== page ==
What Is Social Psychology? - Definition & Professions in the Field

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  • 0:06 What Is Social Psychology?
  • 1:16 Social Psychology &…
  • 5:17 Careers in Social Psychology
  • 6:02 Lesson Summary
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Lesson Transcript
Instructor: Natalie Boyd

Natalie is a teacher and holds an MA in English Education and is in progress on her PhD in psychology.

Social psychology is the study of how people act, think, and feel in the context of society. In this lesson, we will learn more about social psychology, what it has in common with other fields of study, and what types of careers are available in social psychology.

What Is Social Psychology?

Think for a moment about how you act when you're alone. Does your behavior change when you're around your friends? What about when your parents are in the room? How does your behavior change when your professor or boss is observing you?

Psychology is the scientific study of how people act, think, and feel. Social psychology studies how people act, think, and feel in the context of society. That is, how people's behaviors, thoughts, and feelings change because of other people.

Think back to the example above. Your behavior probably changes depending on who is in the room with you. But even when you're in a room alone, your thoughts, feelings, and even behaviors are influenced by other people: the thought of someone you don't like could make you feel angry; the fact that you wash your hands before handling food comes from lessons taught to you by your grandmother; that thing that your crush said this afternoon could replay in your mind as you try to analyze it. In all of these cases, society has an impact on you.

Social Psychology and Other Fields

As you can probably tell, social psychology covers a lot of ground! And because it covers so many different things, social psychology overlaps with many other fields of study.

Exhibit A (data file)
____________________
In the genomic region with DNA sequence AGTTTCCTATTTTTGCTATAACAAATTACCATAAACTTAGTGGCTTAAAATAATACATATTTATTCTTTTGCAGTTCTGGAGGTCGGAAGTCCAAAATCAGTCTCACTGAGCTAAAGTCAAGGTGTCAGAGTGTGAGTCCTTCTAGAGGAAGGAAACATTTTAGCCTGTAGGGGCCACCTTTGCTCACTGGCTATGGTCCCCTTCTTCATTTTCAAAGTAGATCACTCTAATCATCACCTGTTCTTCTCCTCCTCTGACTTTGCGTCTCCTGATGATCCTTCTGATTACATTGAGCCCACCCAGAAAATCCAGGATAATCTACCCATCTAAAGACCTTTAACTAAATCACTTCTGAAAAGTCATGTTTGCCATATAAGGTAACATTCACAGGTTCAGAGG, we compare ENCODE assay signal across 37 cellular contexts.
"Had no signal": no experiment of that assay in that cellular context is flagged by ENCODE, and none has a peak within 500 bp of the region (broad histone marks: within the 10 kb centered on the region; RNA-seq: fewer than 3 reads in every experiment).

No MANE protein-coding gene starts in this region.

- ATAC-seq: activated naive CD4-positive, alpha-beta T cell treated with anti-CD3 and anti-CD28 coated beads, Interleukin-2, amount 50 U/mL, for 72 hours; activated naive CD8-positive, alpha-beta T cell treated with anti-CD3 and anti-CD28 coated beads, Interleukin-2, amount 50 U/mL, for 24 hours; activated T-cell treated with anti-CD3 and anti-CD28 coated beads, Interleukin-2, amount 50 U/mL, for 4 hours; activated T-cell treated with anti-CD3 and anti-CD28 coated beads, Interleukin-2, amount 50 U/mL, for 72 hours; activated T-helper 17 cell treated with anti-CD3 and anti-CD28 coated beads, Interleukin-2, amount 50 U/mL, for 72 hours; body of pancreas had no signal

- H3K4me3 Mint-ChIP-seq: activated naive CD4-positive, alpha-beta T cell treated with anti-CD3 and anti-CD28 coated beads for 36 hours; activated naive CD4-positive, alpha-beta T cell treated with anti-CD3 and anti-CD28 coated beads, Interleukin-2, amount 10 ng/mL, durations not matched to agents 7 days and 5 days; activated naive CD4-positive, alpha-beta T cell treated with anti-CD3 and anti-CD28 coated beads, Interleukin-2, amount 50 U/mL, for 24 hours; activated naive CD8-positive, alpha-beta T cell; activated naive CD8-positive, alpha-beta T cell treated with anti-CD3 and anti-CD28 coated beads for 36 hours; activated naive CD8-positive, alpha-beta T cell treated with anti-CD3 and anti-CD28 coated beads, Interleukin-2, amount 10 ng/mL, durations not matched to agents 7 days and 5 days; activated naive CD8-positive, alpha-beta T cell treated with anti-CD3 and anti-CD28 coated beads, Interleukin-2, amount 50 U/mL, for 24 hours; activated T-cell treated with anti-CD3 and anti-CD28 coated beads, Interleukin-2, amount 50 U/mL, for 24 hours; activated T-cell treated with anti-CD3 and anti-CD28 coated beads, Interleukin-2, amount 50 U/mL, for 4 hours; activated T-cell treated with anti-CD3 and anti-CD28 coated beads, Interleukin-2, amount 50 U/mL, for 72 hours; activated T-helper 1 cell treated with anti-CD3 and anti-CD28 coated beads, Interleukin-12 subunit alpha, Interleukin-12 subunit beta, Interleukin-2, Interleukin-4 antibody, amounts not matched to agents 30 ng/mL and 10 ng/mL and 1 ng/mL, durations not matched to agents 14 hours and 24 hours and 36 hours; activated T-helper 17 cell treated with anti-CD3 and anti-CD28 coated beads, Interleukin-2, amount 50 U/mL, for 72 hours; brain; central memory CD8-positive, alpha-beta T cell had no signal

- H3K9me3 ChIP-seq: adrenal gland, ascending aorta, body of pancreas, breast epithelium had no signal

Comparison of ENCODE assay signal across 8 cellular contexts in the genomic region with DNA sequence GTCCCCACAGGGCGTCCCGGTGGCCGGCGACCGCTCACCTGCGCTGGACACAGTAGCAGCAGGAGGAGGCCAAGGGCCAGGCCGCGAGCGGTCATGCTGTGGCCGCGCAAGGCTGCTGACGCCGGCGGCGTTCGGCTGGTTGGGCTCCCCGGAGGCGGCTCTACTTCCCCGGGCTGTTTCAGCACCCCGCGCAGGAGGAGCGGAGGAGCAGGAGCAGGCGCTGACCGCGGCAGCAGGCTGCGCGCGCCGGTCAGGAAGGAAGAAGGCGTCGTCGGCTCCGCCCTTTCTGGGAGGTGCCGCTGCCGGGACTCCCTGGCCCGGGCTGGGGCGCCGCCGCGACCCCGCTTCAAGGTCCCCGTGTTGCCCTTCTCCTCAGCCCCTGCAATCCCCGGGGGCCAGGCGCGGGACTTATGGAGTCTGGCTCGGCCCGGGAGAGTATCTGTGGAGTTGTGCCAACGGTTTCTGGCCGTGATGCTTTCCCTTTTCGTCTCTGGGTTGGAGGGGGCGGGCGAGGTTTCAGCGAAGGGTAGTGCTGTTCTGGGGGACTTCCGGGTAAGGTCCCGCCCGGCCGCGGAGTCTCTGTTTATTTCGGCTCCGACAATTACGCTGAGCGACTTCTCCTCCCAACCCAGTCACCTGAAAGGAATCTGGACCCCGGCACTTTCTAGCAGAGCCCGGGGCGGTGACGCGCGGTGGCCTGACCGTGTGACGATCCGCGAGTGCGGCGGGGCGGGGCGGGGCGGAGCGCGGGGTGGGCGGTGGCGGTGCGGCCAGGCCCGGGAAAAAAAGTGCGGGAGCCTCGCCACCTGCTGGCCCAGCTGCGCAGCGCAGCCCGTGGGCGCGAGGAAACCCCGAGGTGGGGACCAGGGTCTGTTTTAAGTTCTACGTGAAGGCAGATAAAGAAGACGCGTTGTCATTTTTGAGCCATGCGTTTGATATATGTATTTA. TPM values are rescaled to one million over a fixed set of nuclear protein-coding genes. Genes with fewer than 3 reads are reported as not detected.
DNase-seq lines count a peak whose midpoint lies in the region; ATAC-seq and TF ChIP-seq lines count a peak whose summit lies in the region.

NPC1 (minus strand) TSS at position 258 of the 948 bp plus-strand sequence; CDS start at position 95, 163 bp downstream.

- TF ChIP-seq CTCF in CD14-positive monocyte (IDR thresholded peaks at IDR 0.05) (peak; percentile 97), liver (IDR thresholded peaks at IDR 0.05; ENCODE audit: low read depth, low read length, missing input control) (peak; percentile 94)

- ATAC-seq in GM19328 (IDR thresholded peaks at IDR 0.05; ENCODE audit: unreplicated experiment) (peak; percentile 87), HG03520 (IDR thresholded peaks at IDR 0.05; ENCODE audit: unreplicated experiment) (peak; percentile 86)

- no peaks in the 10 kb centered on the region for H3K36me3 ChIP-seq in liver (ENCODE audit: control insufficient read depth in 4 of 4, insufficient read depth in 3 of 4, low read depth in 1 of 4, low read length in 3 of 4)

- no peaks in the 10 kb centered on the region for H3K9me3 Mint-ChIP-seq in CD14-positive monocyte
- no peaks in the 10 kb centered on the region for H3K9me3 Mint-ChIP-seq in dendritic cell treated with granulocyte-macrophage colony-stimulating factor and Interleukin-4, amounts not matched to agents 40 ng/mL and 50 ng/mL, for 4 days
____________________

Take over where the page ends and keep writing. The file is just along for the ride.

Anthropology is the study of human culture. Anthropologists study the beliefs and traditions of society. Their focus is on society as a whole, whereas social psychologists want to study the way society affects the thoughts, feelings, and behaviors of individuals.

Think about it like this: Anthropologists might study certain religious traditions, such as the way different Christian churches celebrate Easter. But social psychologists are interested in the individual people's interaction with society, so they might study how religious people behave differently from non-religious people in certain situations.

Sociology has a lot in common with social psychology. Sociologists, like anthropologists, study society as a whole. But instead of looking at the beliefs and traditions of society, their focus is on organizations and how those organizations impact the individuals within them. Like social psychologists, sociologists are interested in the intersection of society and the individual. But sociologists are more focused on society, and social psychologists are more focused on the individual.

For example, imagine that you want to study why so many marriages end in divorce. If you are a sociologist, you will compile all sorts of data on the number of divorces from year to year. You might then compare that information to things going on in society. For example, you might notice that as the percentage of households where the wife works goes up, so do divorce rates. You might also observe differences in divorce rates across class, race, or religious lines.

A social psychologist might approach the problem differently. Instead of looking at society as a whole and the divorce rates, they might interview many couples who have divorced and many who have stayed together. They could compare the differences in the two types of couples, and after talking to dozens of couples, come up with a theory as to what causes divorce rates to increase. The social psychologist might come up with the same answer as the sociologist, but they have approached it from a different angle.

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